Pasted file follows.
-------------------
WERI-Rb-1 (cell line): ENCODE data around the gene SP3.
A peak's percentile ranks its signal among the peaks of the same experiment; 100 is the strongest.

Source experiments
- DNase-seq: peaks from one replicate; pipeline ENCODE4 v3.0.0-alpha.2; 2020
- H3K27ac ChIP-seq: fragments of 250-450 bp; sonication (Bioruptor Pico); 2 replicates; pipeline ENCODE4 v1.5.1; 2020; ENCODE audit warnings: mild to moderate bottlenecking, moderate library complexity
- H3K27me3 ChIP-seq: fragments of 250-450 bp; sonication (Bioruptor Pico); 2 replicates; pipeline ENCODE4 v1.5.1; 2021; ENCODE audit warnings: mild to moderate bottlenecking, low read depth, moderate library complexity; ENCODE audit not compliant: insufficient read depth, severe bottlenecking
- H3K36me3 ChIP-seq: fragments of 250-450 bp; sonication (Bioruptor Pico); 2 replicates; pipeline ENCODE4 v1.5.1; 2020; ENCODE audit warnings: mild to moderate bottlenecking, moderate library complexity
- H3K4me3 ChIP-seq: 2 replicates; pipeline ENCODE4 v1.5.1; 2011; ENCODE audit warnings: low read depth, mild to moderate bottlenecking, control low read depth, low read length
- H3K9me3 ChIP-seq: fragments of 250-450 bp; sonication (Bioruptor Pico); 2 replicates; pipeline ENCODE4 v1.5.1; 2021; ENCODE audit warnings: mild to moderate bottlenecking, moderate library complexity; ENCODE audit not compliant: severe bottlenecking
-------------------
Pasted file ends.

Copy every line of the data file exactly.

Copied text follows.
WERI-Rb-1 (cell line): ENCODE data around the gene SP3.
A peak's percentile ranks its signal among the peaks of the same experiment; 100 is the strongest.

Source experiments
- DNase-seq: peaks from one replicate; pipeline ENCODE4 v3.0.0-alpha.2; 2020
- H3K27ac ChIP-seq: fragments of 250-450 bp; sonication (Bioruptor Pico); 2 replicates; pipeline ENCODE4 v1.5.1; 2020; ENCODE audit warnings: mild to moderate bottlenecking, moderate library complexity
- H3K27me3 ChIP-seq: fragments of 250-450 bp; sonication (Bioruptor Pico); 2 replicates; pipeline ENCODE4 v1.5.1; 2021; ENCODE audit warnings: mild to moderate bottlenecking, low read depth, moderate library complexity; ENCODE audit not compliant: insufficient read depth, severe bottlenecking
- H3K36me3 ChIP-seq: fragments of 250-450 bp; sonication (Bioruptor Pico); 2 replicates; pipeline ENCODE4 v1.5.1; 2020; ENCODE audit warnings: mild to moderate bottlenecking, moderate library complexity
- H3K4me3 ChIP-seq: 2 replicates; pipeline ENCODE4 v1.5.1; 2011; ENCODE audit warnings: low read depth, mild to moderate bottlenecking, control low read depth, low read length
- H3K9me3 ChIP-seq: fragments of 250-450 bp; sonication (Bioruptor Pico); 2 replicates; pipeline ENCODE4 v1.5.1; 2021; ENCODE audit warnings: mild to moderate bottlenecking, moderate library complexity; ENCODE audit not compliant: severe bottlenecking